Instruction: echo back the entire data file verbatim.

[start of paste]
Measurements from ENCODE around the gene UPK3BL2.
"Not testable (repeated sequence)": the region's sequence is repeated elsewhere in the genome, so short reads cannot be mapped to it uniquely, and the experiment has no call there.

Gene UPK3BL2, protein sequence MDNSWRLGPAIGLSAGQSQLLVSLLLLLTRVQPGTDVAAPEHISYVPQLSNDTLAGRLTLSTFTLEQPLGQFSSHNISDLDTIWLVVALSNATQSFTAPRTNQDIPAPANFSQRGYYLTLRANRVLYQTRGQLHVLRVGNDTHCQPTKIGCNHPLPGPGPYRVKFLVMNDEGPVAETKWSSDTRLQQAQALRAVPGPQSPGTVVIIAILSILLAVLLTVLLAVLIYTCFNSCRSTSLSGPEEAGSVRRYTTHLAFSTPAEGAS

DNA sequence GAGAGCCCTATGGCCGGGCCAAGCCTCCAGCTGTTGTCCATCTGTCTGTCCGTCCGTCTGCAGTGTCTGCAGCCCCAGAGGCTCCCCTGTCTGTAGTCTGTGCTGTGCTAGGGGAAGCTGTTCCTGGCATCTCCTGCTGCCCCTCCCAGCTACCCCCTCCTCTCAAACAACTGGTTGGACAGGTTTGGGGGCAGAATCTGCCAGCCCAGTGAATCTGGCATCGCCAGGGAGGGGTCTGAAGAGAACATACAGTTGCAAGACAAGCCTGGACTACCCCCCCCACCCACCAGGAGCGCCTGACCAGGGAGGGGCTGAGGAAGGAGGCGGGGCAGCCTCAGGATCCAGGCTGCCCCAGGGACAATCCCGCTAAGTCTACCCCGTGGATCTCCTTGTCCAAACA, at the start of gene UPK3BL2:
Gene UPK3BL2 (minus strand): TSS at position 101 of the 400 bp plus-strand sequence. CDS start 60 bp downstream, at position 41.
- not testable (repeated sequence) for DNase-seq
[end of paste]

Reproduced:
Measurements from ENCODE around the gene UPK3BL2.
"Not testable (repeated sequence)": the region's sequence is repeated elsewhere in the genome, so short reads cannot be mapped to it uniquely, and the experiment has no call there.

Gene UPK3BL2, protein sequence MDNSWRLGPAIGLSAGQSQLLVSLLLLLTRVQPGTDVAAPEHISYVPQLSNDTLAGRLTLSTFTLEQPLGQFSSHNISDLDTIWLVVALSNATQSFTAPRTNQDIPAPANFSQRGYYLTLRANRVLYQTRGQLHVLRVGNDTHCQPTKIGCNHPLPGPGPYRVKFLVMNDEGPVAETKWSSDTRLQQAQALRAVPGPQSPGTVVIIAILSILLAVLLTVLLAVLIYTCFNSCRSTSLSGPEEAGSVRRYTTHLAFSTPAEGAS

DNA sequence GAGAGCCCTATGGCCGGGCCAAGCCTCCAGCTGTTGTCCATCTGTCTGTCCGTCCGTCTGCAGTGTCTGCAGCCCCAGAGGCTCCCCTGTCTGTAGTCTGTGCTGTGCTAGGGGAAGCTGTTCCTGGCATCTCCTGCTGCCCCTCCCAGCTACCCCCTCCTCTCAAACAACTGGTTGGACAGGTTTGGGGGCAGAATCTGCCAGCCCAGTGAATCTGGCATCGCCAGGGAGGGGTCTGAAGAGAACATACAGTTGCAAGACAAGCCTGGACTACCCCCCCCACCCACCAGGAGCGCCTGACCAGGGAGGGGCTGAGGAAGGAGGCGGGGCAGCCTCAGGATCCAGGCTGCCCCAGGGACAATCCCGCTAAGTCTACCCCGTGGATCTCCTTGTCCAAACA, at the start of gene UPK3BL2:
Gene UPK3BL2 (minus strand): TSS at position 101 of the 400 bp plus-strand sequence. CDS start 60 bp downstream, at position 41.
- not testable (repeated sequence) for DNase-seq